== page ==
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March 10, 2021

Connecticut governor signs relief tax measure for remote workers

On March 4, 2021, Connecticut Governor Lamont signed HB 6516, providing income tax relief to residents teleworking from locations in the state due to COVID-19 restrictions. The law also establishes a nexus safe harbor preventing Connecticut tax from applying to out-of-state companies if their only connection to the state stems from the presence of these teleworking employees.

On March 5, 2021, the Connecticut Department of Revenue Services (CT DRS) issued a bulletin1 on the impact the new law will have on filing and payment obligations for tax year 2020, including individual income tax returns and liabilities due on or before April 15, 2021.

The relief provided by the new law applies to "the taxable year commencing January 1, 2020." According to the bulletin, the term "taxable year" applies to any period commencing from January 1, 2020 through December 31, 2020.


Under the new law, the CT DRS may not consider the activities of an employee who worked remotely from the state during the 2020 tax year solely due to COVID-19 in determining whether an employer has nexus with the state for purposes of any Connecticut tax. Such taxes include corporation business, pass-through entity, sales and use, and withholding taxes.

Credit against individual income tax

The new law allows Connecticut residents to claim a personal income tax credit for income tax paid to another state if:

  • The state applies a "convenience of the employer rule"2 against nonresidents who regularly work in the state
  • The state taxed the Connecticut resident's income while the resident was working remotely from Connecticut for the tax year, including when "obligated by necessity to work remotely from [Connecticut]" due to COVID-19-related restrictions

In addition, the law allows a Connecticut resident to claim a credit for income tax paid to another state if that state requires nonresident employees to pay nonresident income tax on income earned while the nonresident employee was working remotely from Connecticut due to the COVID-19 pandemic. This credit applies if, immediately before March 11, 2020, the employee was working in the other state.

The CT DRS said these credits will apply "irrespective of the provisions of Conn. Gen. Stat. §12-704," which requires (1) the tax paid to the other jurisdiction to be on income derived from sources within that jurisdiction, and (2) the income for which the credit is being claimed to be subject to Connecticut income tax.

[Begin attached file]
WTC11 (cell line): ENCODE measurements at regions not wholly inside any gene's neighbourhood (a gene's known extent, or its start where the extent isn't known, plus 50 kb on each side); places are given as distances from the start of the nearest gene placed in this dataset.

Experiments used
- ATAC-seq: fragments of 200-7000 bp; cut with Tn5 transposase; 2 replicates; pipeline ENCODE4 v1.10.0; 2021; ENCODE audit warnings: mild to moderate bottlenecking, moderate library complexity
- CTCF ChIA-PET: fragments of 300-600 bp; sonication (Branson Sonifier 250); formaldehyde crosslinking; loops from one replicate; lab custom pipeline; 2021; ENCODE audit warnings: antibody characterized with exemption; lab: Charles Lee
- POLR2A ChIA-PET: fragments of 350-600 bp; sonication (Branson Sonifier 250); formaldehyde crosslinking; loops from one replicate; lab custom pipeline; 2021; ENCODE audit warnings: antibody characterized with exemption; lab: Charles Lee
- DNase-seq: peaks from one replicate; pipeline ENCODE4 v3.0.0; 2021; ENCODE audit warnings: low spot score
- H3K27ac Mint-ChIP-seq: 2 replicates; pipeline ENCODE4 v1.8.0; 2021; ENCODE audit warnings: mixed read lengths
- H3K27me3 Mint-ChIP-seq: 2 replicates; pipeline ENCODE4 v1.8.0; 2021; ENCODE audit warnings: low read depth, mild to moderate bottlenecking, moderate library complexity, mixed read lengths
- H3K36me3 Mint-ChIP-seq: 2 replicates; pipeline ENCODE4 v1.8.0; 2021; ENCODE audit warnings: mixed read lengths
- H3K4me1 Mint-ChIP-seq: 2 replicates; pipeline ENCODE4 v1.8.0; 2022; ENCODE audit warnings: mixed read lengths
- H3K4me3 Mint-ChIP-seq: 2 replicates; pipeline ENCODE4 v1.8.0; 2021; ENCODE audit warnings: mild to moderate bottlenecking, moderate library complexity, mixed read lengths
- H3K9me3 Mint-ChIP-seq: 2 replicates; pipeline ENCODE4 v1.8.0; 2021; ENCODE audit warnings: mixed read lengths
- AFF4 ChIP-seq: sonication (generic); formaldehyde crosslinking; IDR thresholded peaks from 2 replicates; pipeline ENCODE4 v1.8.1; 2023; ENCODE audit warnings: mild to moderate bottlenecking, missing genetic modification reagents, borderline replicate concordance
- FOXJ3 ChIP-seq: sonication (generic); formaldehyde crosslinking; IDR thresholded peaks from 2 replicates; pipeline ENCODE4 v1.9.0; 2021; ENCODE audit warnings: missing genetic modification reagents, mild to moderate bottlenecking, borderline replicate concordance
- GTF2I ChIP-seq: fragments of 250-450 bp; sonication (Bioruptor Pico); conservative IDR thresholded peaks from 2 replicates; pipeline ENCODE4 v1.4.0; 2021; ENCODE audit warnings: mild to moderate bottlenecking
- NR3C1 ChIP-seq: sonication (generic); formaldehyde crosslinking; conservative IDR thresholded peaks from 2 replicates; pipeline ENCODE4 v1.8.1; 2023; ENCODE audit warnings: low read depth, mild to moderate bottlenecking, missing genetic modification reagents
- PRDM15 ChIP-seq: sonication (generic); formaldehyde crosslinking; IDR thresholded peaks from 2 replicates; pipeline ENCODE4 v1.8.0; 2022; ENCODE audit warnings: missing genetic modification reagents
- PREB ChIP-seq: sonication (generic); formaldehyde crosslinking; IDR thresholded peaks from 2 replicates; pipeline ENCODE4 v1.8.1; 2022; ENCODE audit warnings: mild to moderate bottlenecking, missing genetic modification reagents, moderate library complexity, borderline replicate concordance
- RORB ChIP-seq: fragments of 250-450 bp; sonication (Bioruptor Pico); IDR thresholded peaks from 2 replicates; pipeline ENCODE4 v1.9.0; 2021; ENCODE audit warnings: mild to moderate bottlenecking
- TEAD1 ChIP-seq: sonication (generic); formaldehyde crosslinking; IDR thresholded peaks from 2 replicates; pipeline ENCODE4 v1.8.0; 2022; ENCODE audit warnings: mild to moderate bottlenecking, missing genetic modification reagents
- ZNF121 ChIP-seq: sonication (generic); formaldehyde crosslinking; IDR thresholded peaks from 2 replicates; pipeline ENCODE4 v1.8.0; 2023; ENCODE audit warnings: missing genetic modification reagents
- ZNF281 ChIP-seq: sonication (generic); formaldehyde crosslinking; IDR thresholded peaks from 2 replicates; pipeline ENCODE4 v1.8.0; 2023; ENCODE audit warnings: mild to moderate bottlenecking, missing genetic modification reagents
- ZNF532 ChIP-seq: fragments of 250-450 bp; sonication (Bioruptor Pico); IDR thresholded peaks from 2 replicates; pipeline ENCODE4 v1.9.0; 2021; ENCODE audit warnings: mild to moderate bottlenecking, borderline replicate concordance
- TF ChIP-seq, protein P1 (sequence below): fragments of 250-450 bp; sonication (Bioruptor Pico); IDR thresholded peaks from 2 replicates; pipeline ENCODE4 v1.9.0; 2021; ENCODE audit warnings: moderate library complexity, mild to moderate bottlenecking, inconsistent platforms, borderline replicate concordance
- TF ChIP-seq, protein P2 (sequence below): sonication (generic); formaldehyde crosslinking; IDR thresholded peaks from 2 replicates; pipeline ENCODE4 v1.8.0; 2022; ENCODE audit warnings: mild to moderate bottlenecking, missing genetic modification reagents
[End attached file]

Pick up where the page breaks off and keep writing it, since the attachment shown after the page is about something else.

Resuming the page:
This relief should be taken into consideration in preparing both Connecticut corporate and personal income tax returns, as well as all other Connecticut tax returns for income earned and activities occurring during calendar year 2020. Affected taxpayers that have already filed their 2020 returns should review these relief provisions and consider filing amended returns if there are any material differences in tax liabilities.

The relief provided by the new law applies to tax year 2020 liabilities only. Thus, employer and employees must consider the tax implications of Connecticut residents continuing to work from their homes in any period beginning on or after January 1, 2021.


Contact Information
For additional information concerning this Alert, please contact:
State and Local Taxation Group
For state business tax issues
   • Scott Roberti (
   • Michael Keefe (
For employment and withholding tax questions
   • Ken Hausser (


1 Conn. Dept. of Rev. Serv., "Commissioner's Bulletin: Connecticut State Senate Passes H.B. No. 6516 and Immediately Transmits the Legislation to Governor Lamont" (March 5, 2021).

2 States that currently impose a "convenience of the employer rule" include Arkansas, Delaware, Nebraska, New York and Pennsylvania.


The information contained herein is general in nature and is not intended, and should not be construed, as legal, accounting or tax advice or opinion provided by Ernst & Young LLP to the reader. The reader also is cautioned that this material may not be applicable to, or suitable for, the reader's specific circumstances or needs, and may require consideration of non-tax and other tax factors if any action is to be contemplated. The reader should contact his or her Ernst & Young LLP or other tax professional prior to taking any action based upon this information. Ernst & Young LLP assumes no obligation to inform the reader of any changes in tax laws or other factors that could affect the information contained herein.


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